A fantastic twist on the traditional banana bread is this sweet Plantain bread recipe made with overripe plantains. A sweet loaf with a slightly caramelized flavour infused with nigella seeds makes the best addition to the breakfast table or as a snack with your chai time.
Malabari cuisine has a handful of traditional ripe plantain recipes like my pan-fried plantain and eggs, kaipola, unnakaya, pazham pori, etc. But, ever wondered what to do with those super overripe plantains (nenthra pazham)? Can you turn them into something as yummy as banana bread? Let me show you how to bake with ripe plantains so you get the best bread that's also like a plantain cake!
Now, let's break down what we'll need to whip up this awesome plantain bread.
- Flour: Whole wheat flour and all-purpose flour. We're using both, but if you want, you can go all-in with just one type.
- Granulated sugar: You can use white or brown sugar, whichever you prefer.
- Baking powder and baking soda: These are both necessary and nope, they're not interchangeable!
- Salt: Just a touch, but it works some real magic in there.
- Cardamom powder: It's a real winner with ripe plantains.
- Nigella seeds: My special pairing for banana bread.
- Egg: Use a large egg in room temperature.
- Oil: Melted ghee, butter or any neutral cooking oil will work. Melt it and let it cool for a bit.
- Ripe plantains: Make sure they are ripe - don't be fooled by yellow skin with black dots; they should be soft to the touch or even more black to use in this recipe.
Once you have the ingredients ready, let's get the oven ready: Set the oven rack to the middle position (level 3). Preheat your oven to 180°C (about 350°F). Take your choice of either one 8x4 inch loaf pan or two 5x3 inch loaf pans. Lightly grease them, or you can use nonstick spray and line the bottom with baking paper if you prefer.
I like to use my medium-sized blender/mixie jar. Add the chopped ripe plantain and sugar and process until smooth.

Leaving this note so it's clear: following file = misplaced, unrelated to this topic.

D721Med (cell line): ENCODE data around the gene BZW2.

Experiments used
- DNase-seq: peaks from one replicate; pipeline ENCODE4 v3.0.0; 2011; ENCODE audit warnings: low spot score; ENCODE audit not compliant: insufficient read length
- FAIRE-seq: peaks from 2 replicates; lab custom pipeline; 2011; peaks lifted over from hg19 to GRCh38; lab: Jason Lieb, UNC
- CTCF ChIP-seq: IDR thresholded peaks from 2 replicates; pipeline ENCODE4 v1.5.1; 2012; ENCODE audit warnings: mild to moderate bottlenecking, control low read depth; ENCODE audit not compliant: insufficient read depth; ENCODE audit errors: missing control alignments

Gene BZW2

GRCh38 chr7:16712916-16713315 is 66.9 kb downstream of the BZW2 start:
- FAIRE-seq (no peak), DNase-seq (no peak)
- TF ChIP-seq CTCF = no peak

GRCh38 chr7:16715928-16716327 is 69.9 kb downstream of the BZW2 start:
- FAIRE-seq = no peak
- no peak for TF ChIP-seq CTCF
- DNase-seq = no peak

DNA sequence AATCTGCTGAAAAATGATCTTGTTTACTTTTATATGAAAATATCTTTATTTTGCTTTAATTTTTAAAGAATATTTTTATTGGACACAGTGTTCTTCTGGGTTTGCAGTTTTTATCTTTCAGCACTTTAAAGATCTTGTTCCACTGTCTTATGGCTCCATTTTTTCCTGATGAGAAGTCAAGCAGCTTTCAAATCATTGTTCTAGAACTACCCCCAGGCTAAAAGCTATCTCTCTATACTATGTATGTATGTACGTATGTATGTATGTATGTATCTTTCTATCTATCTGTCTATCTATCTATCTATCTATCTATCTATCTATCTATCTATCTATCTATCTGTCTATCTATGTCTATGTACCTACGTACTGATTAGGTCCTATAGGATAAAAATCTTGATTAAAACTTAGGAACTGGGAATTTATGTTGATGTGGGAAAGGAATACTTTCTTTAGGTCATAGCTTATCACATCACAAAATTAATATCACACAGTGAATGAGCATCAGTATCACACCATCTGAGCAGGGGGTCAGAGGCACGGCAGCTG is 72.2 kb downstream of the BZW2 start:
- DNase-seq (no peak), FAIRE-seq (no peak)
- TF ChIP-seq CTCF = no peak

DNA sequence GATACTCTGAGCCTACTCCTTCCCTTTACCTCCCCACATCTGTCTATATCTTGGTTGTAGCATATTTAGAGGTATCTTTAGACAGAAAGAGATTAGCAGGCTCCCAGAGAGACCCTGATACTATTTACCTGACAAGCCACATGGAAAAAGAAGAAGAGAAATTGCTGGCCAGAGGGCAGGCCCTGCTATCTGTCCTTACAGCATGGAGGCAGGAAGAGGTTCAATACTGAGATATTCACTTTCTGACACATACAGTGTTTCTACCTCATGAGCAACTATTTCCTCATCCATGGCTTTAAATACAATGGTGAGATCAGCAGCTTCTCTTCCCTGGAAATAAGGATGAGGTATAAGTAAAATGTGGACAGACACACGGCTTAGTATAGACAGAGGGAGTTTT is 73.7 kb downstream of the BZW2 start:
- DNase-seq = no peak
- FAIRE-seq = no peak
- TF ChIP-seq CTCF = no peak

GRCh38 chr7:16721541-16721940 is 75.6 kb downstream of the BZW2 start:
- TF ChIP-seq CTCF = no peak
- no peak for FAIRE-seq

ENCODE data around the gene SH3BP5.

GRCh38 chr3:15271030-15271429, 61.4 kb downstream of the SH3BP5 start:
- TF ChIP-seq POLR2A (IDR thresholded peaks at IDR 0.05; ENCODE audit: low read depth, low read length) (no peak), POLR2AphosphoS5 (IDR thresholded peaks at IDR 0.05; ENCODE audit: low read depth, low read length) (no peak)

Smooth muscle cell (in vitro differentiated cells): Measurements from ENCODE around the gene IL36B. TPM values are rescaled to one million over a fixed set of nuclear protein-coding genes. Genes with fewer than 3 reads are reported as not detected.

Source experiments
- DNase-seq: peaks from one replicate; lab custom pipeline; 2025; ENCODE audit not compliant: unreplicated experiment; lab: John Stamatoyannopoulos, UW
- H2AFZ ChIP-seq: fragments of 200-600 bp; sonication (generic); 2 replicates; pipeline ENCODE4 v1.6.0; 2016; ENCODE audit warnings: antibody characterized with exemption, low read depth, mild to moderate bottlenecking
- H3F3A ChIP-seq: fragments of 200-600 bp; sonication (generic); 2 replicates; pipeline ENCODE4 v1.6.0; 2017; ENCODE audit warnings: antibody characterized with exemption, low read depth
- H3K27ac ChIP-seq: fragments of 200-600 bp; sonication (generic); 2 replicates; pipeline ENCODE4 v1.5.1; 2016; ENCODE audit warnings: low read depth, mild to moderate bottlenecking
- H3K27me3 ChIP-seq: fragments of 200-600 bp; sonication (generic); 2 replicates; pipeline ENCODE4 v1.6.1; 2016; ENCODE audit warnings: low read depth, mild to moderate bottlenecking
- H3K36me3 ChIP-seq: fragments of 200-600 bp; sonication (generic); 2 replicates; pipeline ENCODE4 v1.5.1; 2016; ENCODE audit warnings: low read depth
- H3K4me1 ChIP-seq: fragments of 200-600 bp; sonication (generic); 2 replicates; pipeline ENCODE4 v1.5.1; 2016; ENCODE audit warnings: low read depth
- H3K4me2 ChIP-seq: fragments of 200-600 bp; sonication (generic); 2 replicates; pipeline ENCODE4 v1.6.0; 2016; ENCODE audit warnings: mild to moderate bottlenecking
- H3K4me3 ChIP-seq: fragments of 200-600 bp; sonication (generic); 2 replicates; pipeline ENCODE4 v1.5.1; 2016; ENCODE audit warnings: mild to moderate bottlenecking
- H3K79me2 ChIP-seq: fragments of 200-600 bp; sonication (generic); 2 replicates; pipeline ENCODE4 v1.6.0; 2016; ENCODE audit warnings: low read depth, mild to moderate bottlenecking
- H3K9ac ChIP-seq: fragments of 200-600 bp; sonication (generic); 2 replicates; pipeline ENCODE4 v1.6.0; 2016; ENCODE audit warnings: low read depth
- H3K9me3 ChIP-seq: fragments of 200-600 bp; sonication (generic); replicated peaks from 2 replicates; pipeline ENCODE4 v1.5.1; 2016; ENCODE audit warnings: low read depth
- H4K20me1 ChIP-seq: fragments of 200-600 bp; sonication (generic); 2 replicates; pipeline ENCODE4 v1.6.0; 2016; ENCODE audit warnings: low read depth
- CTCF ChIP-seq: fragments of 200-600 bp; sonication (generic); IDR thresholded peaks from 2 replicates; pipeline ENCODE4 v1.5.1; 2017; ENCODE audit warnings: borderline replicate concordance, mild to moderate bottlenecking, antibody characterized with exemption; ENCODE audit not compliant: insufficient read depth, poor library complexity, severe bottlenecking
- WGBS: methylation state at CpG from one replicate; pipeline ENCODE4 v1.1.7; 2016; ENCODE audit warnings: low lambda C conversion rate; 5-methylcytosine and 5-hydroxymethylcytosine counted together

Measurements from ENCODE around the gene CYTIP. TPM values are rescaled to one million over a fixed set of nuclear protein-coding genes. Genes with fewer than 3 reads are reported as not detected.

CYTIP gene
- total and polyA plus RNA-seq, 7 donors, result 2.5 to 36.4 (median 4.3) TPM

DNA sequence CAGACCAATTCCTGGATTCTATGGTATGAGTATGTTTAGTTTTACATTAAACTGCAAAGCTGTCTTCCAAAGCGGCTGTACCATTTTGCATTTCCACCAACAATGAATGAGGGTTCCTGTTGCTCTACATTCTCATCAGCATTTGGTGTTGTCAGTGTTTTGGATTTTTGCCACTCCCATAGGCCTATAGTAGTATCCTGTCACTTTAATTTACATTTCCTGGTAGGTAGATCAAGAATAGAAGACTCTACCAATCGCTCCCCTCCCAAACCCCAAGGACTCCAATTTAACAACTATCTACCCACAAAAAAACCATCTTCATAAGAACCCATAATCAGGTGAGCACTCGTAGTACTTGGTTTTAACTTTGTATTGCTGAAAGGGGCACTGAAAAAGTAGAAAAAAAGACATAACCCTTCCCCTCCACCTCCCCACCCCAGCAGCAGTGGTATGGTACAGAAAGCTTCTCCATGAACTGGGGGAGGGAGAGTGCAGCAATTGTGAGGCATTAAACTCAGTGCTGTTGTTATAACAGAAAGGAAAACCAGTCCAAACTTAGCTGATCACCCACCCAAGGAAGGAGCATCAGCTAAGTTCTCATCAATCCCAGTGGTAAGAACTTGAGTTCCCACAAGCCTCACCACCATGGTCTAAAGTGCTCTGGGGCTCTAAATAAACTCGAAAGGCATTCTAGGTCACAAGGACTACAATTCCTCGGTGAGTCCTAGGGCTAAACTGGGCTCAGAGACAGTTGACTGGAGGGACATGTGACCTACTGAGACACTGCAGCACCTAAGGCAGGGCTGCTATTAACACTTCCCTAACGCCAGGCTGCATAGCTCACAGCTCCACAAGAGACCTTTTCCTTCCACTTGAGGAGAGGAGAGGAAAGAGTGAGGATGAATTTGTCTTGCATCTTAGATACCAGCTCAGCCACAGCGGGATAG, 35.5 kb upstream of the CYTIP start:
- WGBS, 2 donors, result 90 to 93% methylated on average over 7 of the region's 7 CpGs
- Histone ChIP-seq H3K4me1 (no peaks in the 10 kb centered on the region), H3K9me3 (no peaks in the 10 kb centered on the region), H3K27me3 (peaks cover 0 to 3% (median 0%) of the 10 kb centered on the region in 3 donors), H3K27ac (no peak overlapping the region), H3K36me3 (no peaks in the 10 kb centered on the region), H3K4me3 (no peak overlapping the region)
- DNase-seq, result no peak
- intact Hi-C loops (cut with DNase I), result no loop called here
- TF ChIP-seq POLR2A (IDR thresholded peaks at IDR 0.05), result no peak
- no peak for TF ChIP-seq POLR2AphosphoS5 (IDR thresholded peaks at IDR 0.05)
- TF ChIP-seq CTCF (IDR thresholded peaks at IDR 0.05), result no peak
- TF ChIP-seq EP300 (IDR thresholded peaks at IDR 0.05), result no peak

Meanwhile, in a medium-sized bowl, whisk together the flour, baking soda and powder, salt, cardamom powder and nigella seeds.
Now, add the egg and oil and blend again until smooth and mixed well. I have made this recipe many times using melted ghee or sunflower oil.
Make sure there are no large bits of plantain before you transfer the content to the flour bowl.
Pour the blender contents into the bowl with the dry ingredients.
Fold the mixture using a rubber spatula. I always fold in one direction until combined. This way we can ensure it is thoroughly mixed but also not overmixed.
Pour the batter into the lined loaf pan(s), smoothing the surface. You can sprinkle extra nigella seeds on top if you like.
Bake in the preheated oven for 30 to 35 minutes or until it passes the toothpick test. Allow the loaf pan to cool on a rack for 5 to 8 minutes.
Ripe plantains are not as smooth as bananas, so mashing with a fork is not enough, you tend to have a lumpy dough making it dense bread. I learnt the hard way that it works better if you use a processor or mixie.
Storing your freshly baked plantain bread is pretty straightforward. Just pop it in an airtight container if you plan to enjoy it within the next few days. If you want it to stick around a bit longer, you can keep it in the fridge for up to a week. And if you're feeling super prepared, you can even freeze it for up to a month or more. Just make sure it's sealed up tight so it stays yummy.
- Yoghurt: Sometimes, I do add a dollop of thick yoghurt or sour cream or labneh when I want to double the recipe but I don't have enough ripe plantain.
- Vanilla extract: If you are not a fan of cardamom or don't have it in powder form, then just stick.
- Chocolate chips: Skip the nigella seeds and stir in 3 to 4 tablespoons of your favourite chocolate chips
- Coconut: Use 1 tablespoon of dried coconut pieces or 2 tablespoon of shredded fresh coconut or desiccated coconut for a tropical rich flavour.